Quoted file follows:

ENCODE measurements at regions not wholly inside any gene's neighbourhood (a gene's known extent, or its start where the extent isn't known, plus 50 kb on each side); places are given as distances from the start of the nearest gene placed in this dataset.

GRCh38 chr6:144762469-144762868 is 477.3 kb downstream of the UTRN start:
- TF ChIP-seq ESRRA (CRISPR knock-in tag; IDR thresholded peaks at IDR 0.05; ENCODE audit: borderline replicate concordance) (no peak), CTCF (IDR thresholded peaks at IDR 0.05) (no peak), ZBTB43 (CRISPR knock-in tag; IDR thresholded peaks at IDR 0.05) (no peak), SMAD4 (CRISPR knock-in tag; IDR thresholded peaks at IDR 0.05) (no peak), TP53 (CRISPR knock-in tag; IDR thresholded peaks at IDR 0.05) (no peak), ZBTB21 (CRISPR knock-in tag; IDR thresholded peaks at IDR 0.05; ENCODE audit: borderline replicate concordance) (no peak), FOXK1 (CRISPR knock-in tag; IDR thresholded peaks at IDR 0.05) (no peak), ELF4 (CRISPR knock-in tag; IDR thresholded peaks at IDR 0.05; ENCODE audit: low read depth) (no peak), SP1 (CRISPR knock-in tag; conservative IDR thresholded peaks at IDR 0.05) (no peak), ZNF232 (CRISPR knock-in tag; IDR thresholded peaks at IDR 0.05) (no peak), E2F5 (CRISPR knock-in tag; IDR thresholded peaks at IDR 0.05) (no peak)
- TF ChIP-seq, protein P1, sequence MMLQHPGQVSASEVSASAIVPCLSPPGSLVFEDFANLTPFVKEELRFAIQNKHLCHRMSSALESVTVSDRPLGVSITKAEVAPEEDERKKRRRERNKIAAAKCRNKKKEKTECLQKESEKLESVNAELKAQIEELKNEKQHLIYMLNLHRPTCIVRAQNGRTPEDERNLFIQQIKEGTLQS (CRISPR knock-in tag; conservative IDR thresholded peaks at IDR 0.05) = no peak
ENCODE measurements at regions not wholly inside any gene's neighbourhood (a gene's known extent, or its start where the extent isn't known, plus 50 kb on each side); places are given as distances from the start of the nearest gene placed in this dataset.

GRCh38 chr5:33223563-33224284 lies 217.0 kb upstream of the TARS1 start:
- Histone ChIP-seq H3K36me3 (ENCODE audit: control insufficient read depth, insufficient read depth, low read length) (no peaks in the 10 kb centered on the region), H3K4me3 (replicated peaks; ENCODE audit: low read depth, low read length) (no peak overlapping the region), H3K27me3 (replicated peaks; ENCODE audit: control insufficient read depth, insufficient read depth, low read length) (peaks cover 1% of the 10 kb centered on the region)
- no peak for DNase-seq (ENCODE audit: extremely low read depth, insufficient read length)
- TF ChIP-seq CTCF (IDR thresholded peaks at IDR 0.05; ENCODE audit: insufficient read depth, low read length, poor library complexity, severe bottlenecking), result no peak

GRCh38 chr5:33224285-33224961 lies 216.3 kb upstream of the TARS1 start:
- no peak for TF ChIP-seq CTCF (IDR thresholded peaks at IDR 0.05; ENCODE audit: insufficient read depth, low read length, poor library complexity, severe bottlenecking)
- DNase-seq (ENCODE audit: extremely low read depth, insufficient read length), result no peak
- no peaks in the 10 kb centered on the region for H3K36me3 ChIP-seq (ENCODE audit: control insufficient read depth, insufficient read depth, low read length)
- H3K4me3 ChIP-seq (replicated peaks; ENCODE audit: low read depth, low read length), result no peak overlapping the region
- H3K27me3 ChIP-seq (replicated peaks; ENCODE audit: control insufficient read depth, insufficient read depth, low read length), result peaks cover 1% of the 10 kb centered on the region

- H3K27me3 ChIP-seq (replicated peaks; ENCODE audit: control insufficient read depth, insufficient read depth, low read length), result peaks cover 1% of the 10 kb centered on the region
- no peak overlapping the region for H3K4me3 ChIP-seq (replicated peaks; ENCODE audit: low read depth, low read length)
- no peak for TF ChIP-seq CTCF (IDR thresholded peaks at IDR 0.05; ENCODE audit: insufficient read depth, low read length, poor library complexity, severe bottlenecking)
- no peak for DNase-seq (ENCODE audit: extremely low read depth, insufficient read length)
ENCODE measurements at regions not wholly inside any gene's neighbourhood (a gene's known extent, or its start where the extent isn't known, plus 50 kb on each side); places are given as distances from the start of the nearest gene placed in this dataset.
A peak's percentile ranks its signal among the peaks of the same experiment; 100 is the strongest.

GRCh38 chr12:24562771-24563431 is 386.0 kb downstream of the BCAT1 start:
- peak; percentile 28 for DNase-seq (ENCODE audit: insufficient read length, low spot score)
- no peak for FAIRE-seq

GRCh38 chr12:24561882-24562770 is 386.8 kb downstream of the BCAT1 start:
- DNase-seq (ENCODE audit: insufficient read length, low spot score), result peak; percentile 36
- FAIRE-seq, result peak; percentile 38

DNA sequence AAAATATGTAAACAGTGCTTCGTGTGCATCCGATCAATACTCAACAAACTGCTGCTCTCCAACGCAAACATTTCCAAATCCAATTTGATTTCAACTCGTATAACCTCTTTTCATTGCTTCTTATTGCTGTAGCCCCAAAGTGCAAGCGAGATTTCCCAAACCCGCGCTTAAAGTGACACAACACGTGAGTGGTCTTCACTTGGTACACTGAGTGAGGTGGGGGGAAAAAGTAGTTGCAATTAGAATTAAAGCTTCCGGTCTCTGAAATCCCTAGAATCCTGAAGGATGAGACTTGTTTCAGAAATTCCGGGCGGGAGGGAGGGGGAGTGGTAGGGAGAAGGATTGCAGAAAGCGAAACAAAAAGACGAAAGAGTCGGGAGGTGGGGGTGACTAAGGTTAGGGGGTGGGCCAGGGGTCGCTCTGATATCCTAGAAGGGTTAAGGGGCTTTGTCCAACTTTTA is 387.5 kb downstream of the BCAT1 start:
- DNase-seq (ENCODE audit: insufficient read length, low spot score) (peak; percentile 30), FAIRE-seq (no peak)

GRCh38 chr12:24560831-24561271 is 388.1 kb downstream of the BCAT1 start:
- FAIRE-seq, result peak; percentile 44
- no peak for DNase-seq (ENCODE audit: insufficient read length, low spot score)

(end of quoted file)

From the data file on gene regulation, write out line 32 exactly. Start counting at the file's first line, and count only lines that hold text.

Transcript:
- no peak for DNase-seq (ENCODE audit: insufficient read length, low spot score)